Tag Archives: Ray Bradbury

Thoughts on “The Illustrated Man” by Ray Bradbury

As part of my quest to work through some of the books that have been on my selves for many years, I decided to read this one. I purchased it a long time ago through one of those book-of-the-month clubs and it has occupied shelf space ever since.

The book is a collection of short stories, most of which are science fiction, but there are a couple which could be classified as magical/fantasy tales.

For me, I see the Illustrated Man as a symbol for how humanity is shaped by the stories we share. Each story creates an image upon our being. They paint pictures inside us, and those inner pictures manifest themselves upon our physical existence.

How can I explain about his Illustrations? If El Greco had painted miniatures in his prime, no bigger than your hand, infinitely detailed, with all the sulphurous color, elongation, and anatomy, perhaps he might have used this man’s body for his art. The colors burned in three dimensions. They were windows looking in upon fiery reality. Here, gathered on one wall, were all the finest scenes in the universe, the man was a walking treasure gallery. This wasn’t the work of a cheap carnival tattoo man with three colors and whiskey on his breath. This was the accomplishment of a living genius, vibrant, clear, and beautiful.

(p. 3)

One of the short stories in the collection, “The Exiles,” deals with the subject of book burning and censorship. This tale echoes the importance of stories and how they are part of our very existence.

“God rest him. Nothing of him left now. For what are we but books, and when those are gone, nothing’s to be seen.”

(p. 132)

All the stories in this book are excellent and worth reading. Thanks for stopping by and taking the time to share in my musings. I hope you are reading something good today; “For what are we but books?”


Filed under Literature

Afterlife with Archie: Issue #8


This graphic series never ceases to impress me. The writing and artwork are both so outstanding that I’m kind of shocked at just how great it is. It is nothing short of graphic horror at its finest.

In this episode, the survivors from Riverdale are holed up at the Bradbury Hotel in Vermont (a nod to Ray Bradbury?). Much of the installment features Archie sitting at the hotel bar, conversing with the ghost of Jughead. It is a clear allusion to The Shining. In fact, this issue is full of references to classic horror films and books, as well as to psychological novels like Lord of the Flies and Heart of Darkness which explore the darker realms of the human psyche.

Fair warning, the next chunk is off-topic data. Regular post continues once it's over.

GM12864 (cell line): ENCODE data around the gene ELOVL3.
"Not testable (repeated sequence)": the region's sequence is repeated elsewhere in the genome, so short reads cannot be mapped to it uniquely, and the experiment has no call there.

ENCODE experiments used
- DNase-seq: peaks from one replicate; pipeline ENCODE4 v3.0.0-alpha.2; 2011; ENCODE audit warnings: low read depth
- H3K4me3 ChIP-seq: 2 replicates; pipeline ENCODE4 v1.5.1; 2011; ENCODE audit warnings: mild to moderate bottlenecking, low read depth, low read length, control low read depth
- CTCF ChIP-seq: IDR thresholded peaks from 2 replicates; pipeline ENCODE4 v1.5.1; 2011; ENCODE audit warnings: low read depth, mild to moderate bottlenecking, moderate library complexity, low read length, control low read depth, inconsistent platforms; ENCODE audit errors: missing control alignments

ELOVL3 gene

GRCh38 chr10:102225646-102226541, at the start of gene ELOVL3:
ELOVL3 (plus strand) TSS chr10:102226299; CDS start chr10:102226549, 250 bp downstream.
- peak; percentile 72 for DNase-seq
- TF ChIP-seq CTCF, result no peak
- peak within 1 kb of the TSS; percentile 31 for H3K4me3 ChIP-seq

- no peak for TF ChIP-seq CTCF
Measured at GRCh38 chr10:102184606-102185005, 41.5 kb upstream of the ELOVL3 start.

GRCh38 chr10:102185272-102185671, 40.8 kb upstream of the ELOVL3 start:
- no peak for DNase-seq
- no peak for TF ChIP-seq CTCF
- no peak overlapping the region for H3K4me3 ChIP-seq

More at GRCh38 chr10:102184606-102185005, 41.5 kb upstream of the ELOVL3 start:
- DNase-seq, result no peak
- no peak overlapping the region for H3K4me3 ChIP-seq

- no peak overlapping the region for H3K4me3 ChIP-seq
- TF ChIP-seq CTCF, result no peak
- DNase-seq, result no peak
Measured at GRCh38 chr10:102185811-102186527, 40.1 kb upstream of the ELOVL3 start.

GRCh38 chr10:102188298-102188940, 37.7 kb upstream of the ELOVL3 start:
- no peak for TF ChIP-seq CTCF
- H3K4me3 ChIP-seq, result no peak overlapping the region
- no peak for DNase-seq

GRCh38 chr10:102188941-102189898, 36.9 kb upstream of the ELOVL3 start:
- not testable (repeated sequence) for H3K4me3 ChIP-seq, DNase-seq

I cannot stress enough just how good the writing is in this graphic novel. Roberto Aguirre-Sacasa weaves a tale as masterfully as anyone. I literally found myself hanging on every word. But the real genius is the way the story is structured. We have the beginning, where Archie converses with the “ghost” of Jughead, which in reality is Archie creating a separate entity out of his own psyche with which to talk out his internal conflicts and fears. The story then transitions into reality, where Archie is guided by his mother back into the presence of the others. The episode climaxes with a blending of the psychological and the physical, expressed through actual events interspersed with snippets of thought and memory. It is so well-crafted, I am inspired to read it again as I write these words.

This series is so good and works on so many levels, I highly recommend it to everyone, even if you are not a fan of graphic horror, because the craftsmanship of the writing and artwork are both so strong. If you’ve read any of this series, please feel free to share your thoughts.


Filed under Literature

“Alice Cooper: The Last Temptation – Book II” by Neil Gaiman

LastTemptation_IIAfter reading the first issue, I went online and ordered the other two subsequent issues that complete the trilogy. Thankfully, they arrived before Halloween.

Today I read Book II, where we find young Steven haunted by his memories of the Theatre of the Real. Throughout the issue, Steven slips between reality and dark fantasy as the eerie showman continues to tempt him to attend another performance.

There is a great dream sequence that evokes imagery from Alice Cooper’s classic concept album, “Welcome to My Nightmare.” When Steven is in school, there are lots of references to the “School’s Out” album, such as song quotes written on the chalkboard and references to songs woven into the dialog, all of which work very well. Another nice touch is that, in class, Steven is reading Ray Bradbury’s Something Wicked This Way Comes, which ties in with the theme of dark circuses and sideshows.

The idea of showmanship is also found throughout this issue. The showman is the archetype of the person who leads the audience into the realm of fantasy, directing the stage show which causes one to temporarily lose touch with reality and delve into the world of dreams, fantasy, and illusion.

Steven, no, I’m not the devil. The devil is a huge concept. I am merely a humble showman. I bring you glittering little moments of pleasure which brighten your otherwise dreary and monotonous life.

Again, for me, this is Neil Gaiman at his best, blending the boundaries between reality and dark fantasy, creating a space where nightmares slowly creep into our waking world. The next issue should include the Grand Finale and I must admit that I have high expectations. Check back in a day or so for my thoughts on the final act.

Click here to read my review of Book I.


Filed under Literature